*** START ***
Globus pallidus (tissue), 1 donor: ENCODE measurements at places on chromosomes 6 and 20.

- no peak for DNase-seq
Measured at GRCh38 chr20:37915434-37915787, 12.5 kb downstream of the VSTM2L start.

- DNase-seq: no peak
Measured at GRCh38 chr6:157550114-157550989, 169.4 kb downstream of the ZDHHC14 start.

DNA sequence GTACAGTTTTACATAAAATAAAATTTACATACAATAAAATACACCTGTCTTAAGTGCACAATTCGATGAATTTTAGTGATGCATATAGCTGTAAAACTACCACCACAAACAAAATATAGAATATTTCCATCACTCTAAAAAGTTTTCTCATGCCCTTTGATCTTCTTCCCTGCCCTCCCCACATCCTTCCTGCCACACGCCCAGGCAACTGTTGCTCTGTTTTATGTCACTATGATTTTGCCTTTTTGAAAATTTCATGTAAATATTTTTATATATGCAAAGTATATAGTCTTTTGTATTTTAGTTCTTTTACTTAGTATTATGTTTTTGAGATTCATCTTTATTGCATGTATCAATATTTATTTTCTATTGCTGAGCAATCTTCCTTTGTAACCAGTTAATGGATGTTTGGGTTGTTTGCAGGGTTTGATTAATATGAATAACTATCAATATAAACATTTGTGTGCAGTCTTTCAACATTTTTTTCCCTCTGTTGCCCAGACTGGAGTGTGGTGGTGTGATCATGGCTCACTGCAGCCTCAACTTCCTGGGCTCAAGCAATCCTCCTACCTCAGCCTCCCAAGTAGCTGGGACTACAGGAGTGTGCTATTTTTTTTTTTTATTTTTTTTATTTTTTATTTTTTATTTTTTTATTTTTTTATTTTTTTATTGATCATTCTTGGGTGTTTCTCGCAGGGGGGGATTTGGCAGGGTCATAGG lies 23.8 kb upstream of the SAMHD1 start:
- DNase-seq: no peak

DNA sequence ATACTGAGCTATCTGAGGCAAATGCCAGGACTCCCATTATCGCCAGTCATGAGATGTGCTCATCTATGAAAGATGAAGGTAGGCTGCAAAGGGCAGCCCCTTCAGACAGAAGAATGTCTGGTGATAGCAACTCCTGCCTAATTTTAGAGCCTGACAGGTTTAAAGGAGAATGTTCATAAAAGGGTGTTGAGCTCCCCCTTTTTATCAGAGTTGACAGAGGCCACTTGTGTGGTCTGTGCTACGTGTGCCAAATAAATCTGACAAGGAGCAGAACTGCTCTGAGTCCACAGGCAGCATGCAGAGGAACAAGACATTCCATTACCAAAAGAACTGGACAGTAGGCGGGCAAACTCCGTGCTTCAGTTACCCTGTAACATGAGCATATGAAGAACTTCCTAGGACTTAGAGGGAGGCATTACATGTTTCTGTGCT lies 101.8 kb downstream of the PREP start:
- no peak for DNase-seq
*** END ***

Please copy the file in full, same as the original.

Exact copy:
Globus pallidus (tissue), 1 donor: ENCODE measurements at places on chromosomes 6 and 20.

- no peak for DNase-seq
Measured at GRCh38 chr20:37915434-37915787, 12.5 kb downstream of the VSTM2L start.

- DNase-seq: no peak
Measured at GRCh38 chr6:157550114-157550989, 169.4 kb downstream of the ZDHHC14 start.

DNA sequence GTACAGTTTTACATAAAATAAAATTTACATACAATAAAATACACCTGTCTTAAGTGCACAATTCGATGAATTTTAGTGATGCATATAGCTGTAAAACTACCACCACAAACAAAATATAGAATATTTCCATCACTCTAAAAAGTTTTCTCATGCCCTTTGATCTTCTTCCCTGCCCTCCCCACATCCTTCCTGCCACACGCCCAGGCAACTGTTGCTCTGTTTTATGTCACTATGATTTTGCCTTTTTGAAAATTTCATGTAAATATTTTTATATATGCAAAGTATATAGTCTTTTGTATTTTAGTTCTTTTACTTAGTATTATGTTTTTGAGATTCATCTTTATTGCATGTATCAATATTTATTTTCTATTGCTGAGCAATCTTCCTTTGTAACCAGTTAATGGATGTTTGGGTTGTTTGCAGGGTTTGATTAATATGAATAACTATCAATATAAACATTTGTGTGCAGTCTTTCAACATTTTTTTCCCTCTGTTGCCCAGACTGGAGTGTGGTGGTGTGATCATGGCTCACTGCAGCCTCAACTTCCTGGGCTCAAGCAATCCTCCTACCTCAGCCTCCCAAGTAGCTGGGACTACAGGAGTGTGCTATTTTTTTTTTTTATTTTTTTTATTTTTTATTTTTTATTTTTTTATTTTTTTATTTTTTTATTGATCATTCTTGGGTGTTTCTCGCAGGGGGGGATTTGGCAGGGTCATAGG lies 23.8 kb upstream of the SAMHD1 start:
- DNase-seq: no peak

DNA sequence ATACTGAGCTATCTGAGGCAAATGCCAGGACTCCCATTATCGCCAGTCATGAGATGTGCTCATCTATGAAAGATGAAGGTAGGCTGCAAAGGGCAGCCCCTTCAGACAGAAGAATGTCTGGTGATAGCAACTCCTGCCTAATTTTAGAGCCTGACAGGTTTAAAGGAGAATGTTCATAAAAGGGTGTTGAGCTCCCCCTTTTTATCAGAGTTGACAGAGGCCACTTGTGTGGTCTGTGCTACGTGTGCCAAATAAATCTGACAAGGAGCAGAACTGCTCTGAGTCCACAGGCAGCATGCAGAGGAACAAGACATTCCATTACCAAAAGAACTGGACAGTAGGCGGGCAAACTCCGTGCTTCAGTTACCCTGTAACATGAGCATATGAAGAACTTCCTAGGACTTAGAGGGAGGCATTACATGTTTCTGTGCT lies 101.8 kb downstream of the PREP start:
- no peak for DNase-seq